Elder abuse is real and more common than you think. You or a loved one may be at risk.
As seniors age, they increasingly become targets for scammers, con artists and abusers. The epidemic of elder abuse is worsening, and it’s becoming more and more important for seniors to understand how to protect themselves. The first step is identifying the types of elder abuse and their frequency:
Neglect and Self-Neglect (29%) – The failure to provide the goods or services necessary for avoiding physical harm, mental anguish or mental illness, e.g., abandonment, denial of food or of health-related services.
Financial Abuse/Exploitation (29%) – The improper act of using the resources of an older person without his or her consent, especially for another person’s benefit.
Emotional Abuse (24%) – The infliction of mental or emotional abuse, i.e., humiliating, intimidating or threatening an elderly person.
Physical Abuse (24%) – The infliction of mental or emotional anguish, i.e., slapping, bruising, restraining.
Sexual Abuse (2%) – Inappropriately touching or sexually molesting an elderly person.
Isolation is the biggest indicator that a senior is experiencing elder abuse. The reason is that many seniors who are experiencing abuse may feel ashamed or embarrassed, especially if the abuser is a family member.
In addition, memory impairments like Alzheimer’s or dementia may make a senior feel like they won’t be believed if they tell someone. They may be in denial that the abuse is occurring or may be afraid that if they report it, the abuse will get worse.
Do NOT let these things stop you from reporting elder abuse if it’s happening to you or someone you love.
How Can I Protect Myself or a Loved One?
Create a network of trusted advisors, professionals and friends who have the senior’s best interests at heart.
Appoint a financial planner to provide oversight if there are concerns about a specific family member or caregiver’s decisions.
Keep vigilant for signs of financial abuse, which often initially appears as a benevolent fundraising request. Continue reading to learn about some of the most prevalent fraudulent schemes targeting seniors.
The 9 Most Common Senior Scams
1) Obituary Scam – Using obituaries to target recent widows, scammers attempt to collect false debts of the deceased.
2) Magazine Subscription – Company sends free magazines and convinces a senior she owes money for the subscription.
3) Sweepstakes – Crooked contest claims a senior won a prize and needs to send in money to collect winnings.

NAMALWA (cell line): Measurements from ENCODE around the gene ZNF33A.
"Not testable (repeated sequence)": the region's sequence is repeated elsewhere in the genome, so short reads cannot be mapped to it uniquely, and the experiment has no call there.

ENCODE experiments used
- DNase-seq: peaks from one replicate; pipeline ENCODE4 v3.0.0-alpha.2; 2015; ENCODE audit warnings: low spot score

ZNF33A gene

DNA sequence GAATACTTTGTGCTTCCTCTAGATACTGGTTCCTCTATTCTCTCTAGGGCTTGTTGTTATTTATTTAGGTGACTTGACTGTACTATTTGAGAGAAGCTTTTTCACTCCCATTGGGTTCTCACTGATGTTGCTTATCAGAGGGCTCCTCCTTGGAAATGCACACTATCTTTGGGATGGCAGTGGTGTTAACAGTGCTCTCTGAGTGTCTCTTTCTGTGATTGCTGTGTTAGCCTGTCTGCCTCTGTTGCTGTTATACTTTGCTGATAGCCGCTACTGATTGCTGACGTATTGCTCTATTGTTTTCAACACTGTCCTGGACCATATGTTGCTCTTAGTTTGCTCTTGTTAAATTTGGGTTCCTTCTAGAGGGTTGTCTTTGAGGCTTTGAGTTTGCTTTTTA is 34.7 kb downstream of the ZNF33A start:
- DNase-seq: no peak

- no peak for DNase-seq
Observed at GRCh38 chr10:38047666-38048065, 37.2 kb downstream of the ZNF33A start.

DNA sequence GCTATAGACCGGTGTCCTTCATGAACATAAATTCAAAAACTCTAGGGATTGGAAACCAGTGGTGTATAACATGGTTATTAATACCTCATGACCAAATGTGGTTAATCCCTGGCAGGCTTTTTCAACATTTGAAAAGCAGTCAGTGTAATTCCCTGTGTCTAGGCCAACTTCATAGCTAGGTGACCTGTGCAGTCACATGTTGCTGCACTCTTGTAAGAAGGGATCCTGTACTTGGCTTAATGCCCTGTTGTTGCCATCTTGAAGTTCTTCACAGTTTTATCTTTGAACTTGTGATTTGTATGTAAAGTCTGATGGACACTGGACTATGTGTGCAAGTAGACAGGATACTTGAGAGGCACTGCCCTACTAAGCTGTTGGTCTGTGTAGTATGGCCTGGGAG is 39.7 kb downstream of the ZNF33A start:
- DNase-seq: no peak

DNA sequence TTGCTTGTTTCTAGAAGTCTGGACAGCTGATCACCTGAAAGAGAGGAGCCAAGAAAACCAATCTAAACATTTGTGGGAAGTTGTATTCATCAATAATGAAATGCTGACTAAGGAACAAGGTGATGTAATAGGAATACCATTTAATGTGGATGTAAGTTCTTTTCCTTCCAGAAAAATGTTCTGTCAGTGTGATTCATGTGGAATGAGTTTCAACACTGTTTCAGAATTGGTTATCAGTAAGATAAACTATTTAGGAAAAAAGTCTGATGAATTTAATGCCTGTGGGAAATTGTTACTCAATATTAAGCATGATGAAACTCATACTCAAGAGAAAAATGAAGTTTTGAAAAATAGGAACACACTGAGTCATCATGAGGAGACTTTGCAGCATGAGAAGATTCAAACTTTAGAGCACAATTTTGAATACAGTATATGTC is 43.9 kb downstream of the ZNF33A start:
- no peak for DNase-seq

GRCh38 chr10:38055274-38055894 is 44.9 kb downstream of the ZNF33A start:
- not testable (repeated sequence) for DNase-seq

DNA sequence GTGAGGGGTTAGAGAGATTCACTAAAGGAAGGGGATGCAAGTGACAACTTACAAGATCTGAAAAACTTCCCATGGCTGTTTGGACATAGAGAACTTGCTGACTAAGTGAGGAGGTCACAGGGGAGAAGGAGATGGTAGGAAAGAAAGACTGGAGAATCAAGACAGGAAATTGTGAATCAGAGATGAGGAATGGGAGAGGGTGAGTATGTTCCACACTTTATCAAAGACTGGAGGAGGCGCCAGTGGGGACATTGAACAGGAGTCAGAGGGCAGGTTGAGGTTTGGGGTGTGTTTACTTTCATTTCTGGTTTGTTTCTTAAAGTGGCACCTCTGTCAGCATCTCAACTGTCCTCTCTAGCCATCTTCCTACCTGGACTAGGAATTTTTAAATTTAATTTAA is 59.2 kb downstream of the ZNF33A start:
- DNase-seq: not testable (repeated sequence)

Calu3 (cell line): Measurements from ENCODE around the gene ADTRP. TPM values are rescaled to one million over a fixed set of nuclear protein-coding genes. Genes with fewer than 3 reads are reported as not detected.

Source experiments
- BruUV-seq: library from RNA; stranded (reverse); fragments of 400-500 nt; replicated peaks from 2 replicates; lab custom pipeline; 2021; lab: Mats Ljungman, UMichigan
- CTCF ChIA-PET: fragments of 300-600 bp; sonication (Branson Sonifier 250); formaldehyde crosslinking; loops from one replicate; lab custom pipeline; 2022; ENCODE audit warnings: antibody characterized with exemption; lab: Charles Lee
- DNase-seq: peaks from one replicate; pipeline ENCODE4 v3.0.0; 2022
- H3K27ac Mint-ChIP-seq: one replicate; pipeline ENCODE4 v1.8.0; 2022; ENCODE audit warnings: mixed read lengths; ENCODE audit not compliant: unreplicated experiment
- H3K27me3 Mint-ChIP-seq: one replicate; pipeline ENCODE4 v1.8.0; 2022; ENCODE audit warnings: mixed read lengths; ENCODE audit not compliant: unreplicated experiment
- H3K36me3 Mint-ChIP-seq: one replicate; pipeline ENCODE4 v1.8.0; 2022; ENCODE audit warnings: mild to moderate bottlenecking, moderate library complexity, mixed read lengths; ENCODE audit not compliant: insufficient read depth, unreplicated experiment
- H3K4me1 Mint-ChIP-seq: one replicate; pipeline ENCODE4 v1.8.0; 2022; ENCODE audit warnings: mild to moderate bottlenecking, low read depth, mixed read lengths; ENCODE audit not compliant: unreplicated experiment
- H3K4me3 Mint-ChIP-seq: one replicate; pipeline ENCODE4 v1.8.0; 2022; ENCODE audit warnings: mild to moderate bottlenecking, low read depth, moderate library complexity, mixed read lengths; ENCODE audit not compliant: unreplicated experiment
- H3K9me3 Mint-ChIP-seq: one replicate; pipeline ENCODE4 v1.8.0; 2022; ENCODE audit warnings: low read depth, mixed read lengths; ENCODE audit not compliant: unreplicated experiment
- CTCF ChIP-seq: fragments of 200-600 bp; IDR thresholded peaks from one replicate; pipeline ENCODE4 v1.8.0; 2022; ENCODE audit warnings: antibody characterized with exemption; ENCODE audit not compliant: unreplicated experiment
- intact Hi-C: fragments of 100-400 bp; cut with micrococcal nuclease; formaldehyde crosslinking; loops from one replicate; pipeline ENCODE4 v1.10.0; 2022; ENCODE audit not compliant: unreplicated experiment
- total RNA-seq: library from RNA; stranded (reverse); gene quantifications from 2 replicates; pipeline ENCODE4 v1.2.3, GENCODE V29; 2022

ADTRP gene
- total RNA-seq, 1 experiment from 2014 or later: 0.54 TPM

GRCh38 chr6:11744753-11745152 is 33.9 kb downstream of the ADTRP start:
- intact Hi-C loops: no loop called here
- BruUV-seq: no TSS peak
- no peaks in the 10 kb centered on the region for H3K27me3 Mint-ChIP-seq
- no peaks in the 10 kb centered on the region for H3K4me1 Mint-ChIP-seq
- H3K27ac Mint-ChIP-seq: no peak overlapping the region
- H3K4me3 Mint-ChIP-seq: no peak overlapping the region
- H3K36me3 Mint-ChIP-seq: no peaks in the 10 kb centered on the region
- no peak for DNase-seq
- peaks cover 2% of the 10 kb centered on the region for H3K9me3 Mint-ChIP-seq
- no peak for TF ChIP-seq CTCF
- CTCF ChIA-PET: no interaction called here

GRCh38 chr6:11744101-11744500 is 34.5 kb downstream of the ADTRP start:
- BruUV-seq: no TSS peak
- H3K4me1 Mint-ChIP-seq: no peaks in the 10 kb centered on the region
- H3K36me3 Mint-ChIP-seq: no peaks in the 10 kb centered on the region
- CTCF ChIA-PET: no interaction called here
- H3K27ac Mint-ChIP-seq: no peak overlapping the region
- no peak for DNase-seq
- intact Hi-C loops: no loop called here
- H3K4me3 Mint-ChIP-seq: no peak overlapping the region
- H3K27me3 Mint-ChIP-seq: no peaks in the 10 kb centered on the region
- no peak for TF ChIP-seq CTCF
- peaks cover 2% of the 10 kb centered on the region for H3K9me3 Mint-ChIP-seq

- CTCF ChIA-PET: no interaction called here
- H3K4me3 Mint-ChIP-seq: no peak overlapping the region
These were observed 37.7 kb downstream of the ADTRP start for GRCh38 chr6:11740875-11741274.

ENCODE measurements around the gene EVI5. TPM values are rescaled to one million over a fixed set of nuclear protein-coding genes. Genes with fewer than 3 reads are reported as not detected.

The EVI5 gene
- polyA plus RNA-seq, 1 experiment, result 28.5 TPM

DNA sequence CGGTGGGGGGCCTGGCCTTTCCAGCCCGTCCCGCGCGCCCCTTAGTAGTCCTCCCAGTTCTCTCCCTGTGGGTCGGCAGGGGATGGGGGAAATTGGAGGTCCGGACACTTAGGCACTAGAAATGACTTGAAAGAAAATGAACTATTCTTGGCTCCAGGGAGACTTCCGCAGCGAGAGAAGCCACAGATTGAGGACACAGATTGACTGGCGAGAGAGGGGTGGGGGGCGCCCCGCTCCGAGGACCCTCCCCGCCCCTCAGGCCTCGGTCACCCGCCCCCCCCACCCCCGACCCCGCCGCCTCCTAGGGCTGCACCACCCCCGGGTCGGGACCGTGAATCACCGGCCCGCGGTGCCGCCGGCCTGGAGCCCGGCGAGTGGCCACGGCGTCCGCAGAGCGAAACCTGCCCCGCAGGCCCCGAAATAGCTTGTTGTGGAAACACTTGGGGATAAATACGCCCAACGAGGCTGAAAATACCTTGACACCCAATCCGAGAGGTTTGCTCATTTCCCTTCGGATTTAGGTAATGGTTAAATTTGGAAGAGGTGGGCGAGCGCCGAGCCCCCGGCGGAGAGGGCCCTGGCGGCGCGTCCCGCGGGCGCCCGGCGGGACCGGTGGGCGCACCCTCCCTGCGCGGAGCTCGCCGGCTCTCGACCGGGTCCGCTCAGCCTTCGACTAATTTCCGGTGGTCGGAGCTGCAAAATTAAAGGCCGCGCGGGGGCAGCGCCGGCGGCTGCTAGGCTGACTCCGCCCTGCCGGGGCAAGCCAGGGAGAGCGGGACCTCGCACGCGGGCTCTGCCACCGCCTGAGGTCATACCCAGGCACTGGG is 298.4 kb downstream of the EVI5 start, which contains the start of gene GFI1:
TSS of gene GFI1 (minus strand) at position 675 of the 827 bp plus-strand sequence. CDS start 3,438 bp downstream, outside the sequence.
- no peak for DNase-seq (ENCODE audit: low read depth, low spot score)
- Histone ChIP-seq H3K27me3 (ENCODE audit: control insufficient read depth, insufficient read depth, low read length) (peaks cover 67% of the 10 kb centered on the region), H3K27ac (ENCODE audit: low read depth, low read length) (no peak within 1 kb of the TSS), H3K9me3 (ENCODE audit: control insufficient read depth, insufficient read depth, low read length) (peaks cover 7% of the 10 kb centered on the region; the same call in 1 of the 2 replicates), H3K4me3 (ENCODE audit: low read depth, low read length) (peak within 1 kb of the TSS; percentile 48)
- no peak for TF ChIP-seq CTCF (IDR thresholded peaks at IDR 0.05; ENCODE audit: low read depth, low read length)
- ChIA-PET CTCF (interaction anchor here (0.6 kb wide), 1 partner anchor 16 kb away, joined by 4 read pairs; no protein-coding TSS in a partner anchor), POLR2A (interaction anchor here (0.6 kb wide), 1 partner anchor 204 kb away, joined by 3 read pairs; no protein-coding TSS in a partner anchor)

4) Charitable Donations – Unscrupulous charities take advantage of generosity and memory loss to request donations repeatedly.
5) Investment Scam – Salesperson convinces a senior that an unusual asset like a horse farm is worth a significant investment.
6) Grandparent Scam – Scammer calls late at night pretending to be a grandchild in need of emergency funds by wire.
7) Helpful Nephew Scam – Trusted relative visits a senior frequently and asks to borrow $10, knowing the requests will be forgotten.
8) Sweetheart Scam – Scammer befriends a lonely older adult to get access to money or to be written into the will.
9) TV Shopping Trickery – As-seen-on-TV products hide extra fees and charges in the fine print.
One of the first things you can do to protect yourself of a senior loved one is to place a checklist of reporting agencies in plain sight, along with the warning signs of abuse. Go ahead and print this blog post so that you can have the information at hand.
Resources for Reporting and Helping Elder Abuse Victims
National Center on Elder Abuse (www.ncea.acl.gov) – State resources, including helplines, hotlines and information.
U.S. Administration on Aging (www.eldercare.gov; 1-800-677-1116) – In partnership with the National Association of Area Agencies on Aging, operates the Eldercare Locator to help individuals find local resources.
National Center for Victims of Crime—Financial Crime Resource Center (www.victimsofcrime.org) – Helps victims of financial crime recover their assets and recover control of their lives.
Consumer Financial Protection Bureau (www.consumerfinance.org) – Ensures that consumers get the information they need to make sound financial decisions.
Reach Out to a Senior Care Advisor
Finally, if you or someone you know is experiencing abuse, reach out to an Amada Senior Care advisor for resources. Click here to find an Amada Senior Care location near you or call us toll-free at 877-44-AMADA. We’re here to help.
Written by Jeremy Brooker, Amada contributor.